Proximal Hamstrings Tendinopathy

What is Proximal Hamstrings Tendinopathy (PHT)?

 

PHT is a common condition among runners and athletes. However, it can equally affect non-active populations such as overweight individuals and peri-menopausal women. Usually this condition is characterized by deep localized buttock pain which may occasionally radiate to the back of the thigh. The pain is often aggravated with sitting, running, squatting, deep lunges etc. and can have debilitating effects on sporting and even basic activities of daily-living.

"PHT is a common condition among runners and athletes."

 

What causes pain?

 

Activities requiring hamstrings muscle to contract and lengthen in flexed hip positions such as sitting, driving, squatting, forward bending, running etc. would provide repetitive stretch and compression to the hamstrings tendon at its attachment. In an irritable tendon these positions could provoke symptoms, to which the body responds by perceiving pain.

 

Signs and symptoms:

 

• The pain is typically associated with a recent increase in training volume or intensity and particularly sudden introduction of sprinting, hurdles or lunging work.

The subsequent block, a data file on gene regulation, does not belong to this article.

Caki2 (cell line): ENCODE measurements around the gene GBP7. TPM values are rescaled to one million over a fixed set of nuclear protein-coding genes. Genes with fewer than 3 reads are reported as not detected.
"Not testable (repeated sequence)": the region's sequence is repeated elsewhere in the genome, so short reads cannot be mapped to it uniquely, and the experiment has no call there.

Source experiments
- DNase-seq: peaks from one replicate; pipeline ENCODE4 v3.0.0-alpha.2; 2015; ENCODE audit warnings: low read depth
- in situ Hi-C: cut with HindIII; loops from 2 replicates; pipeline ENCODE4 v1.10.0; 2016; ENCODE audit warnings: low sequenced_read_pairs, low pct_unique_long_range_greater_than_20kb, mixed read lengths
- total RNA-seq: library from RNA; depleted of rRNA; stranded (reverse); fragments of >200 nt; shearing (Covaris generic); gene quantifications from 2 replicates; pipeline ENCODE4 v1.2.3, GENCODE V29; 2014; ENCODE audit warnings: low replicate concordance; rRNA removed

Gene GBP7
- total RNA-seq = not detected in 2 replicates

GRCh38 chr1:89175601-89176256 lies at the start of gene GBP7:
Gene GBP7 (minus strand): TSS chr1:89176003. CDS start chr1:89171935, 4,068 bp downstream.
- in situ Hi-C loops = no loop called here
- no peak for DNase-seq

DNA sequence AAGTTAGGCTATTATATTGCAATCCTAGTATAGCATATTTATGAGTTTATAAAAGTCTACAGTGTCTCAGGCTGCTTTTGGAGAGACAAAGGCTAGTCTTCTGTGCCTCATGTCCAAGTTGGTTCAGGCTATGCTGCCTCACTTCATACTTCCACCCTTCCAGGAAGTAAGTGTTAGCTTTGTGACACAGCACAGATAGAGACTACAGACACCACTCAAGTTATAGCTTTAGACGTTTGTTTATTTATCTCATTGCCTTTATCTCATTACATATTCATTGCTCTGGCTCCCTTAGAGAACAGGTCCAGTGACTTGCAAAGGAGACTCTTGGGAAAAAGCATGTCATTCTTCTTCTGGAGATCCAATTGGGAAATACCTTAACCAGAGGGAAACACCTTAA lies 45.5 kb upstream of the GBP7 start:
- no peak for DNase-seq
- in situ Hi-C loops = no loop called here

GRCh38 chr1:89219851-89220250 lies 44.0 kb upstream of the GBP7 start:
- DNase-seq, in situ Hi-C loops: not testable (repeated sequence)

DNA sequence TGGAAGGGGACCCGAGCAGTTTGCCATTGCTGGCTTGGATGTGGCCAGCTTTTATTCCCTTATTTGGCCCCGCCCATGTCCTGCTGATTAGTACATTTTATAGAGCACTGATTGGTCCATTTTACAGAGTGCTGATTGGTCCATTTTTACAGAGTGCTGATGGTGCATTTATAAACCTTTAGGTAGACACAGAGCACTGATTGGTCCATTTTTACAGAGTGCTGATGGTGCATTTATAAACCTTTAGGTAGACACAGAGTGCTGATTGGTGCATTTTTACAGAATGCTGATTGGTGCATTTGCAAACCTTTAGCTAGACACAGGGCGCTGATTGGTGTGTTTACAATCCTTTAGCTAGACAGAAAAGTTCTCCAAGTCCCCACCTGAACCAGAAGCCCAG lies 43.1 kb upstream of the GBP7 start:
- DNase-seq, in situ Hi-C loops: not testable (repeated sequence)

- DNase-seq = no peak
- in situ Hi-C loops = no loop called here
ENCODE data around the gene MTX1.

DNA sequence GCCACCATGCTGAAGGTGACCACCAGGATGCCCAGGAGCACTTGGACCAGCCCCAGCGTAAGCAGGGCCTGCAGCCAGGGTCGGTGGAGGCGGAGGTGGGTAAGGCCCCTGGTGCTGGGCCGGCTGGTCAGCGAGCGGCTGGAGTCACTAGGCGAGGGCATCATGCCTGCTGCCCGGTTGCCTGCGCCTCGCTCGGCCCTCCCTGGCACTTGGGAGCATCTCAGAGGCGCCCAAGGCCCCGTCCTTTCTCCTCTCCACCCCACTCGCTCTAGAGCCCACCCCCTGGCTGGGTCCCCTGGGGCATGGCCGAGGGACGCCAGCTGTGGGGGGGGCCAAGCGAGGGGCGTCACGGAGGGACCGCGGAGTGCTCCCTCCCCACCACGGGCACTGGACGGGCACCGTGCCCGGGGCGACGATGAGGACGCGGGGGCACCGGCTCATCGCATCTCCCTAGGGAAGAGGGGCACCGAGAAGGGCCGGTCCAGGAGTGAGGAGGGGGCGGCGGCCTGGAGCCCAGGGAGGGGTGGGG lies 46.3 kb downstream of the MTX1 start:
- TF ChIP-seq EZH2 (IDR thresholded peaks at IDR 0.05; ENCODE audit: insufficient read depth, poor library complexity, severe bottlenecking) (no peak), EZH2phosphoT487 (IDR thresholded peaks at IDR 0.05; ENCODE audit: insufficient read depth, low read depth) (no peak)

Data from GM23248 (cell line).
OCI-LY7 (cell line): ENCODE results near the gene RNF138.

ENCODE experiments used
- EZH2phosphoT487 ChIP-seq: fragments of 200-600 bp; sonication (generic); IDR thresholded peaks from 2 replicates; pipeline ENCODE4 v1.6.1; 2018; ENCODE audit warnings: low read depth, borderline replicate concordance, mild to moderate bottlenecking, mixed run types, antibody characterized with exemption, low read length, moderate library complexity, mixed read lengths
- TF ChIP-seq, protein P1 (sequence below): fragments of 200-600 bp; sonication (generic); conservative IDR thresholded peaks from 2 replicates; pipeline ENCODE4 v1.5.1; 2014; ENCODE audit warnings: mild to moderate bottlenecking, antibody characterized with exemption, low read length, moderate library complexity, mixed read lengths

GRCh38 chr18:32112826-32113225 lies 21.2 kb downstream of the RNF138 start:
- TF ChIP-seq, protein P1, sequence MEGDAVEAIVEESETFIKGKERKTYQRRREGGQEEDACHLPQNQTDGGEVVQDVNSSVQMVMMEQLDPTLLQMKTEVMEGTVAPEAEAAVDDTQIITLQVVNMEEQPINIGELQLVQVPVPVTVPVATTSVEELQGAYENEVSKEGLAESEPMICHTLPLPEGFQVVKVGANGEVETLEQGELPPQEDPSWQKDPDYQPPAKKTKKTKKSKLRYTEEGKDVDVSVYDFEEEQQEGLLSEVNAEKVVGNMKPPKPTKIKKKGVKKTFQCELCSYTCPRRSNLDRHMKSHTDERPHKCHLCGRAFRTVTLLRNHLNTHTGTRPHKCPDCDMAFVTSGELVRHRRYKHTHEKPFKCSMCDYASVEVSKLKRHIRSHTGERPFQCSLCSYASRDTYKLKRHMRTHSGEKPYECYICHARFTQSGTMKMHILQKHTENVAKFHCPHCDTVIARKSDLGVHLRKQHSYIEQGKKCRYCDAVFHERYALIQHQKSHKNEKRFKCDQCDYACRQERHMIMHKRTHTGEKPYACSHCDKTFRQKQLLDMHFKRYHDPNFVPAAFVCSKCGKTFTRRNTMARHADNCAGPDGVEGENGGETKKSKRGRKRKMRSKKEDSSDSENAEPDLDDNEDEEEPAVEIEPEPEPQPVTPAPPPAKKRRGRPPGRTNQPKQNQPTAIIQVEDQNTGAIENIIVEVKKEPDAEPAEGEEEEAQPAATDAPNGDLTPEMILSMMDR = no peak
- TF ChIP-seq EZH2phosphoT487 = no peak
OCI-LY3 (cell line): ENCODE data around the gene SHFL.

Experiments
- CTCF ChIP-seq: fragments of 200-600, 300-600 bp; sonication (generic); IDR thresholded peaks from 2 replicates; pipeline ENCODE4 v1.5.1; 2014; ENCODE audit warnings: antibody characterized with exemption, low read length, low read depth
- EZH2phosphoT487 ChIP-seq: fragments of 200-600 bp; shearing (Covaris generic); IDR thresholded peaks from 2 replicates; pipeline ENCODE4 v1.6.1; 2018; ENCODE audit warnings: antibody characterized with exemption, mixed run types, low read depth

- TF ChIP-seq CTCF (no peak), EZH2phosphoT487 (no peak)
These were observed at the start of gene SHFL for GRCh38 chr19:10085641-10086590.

• Commonly deep localized buttock pain is felt which comes on during or after completion of activities such as sitting, running, squatting, lunges etc.

 

• The pain sometimes radiates to the back of the thigh.

 

• Occasionally pain could also be felt with climbing stairs up, walking uphill etc.

 

• PHT pain has different characteristics from most conditions and in many cases simple activities such as light jog or walking may not aggravate symptoms.

 

Physiotherapy and PHT

 

In majority cases, if identified early and not allowed to progress, PHT can be successfully treated conservatively. If you do feel any of the above symptoms, do visit your physiotherapist to advise you appropriately on a successful management plan for PHT.

 

Conservative exercise-based treatment for PHT has been proven highly effective. Key management strategy will b

 

e to provide progressive overload to the tendon to reduce pain and restore function. Another important aspect is to identify any aggravating factors and to avoid those.

 

 

 

 

 

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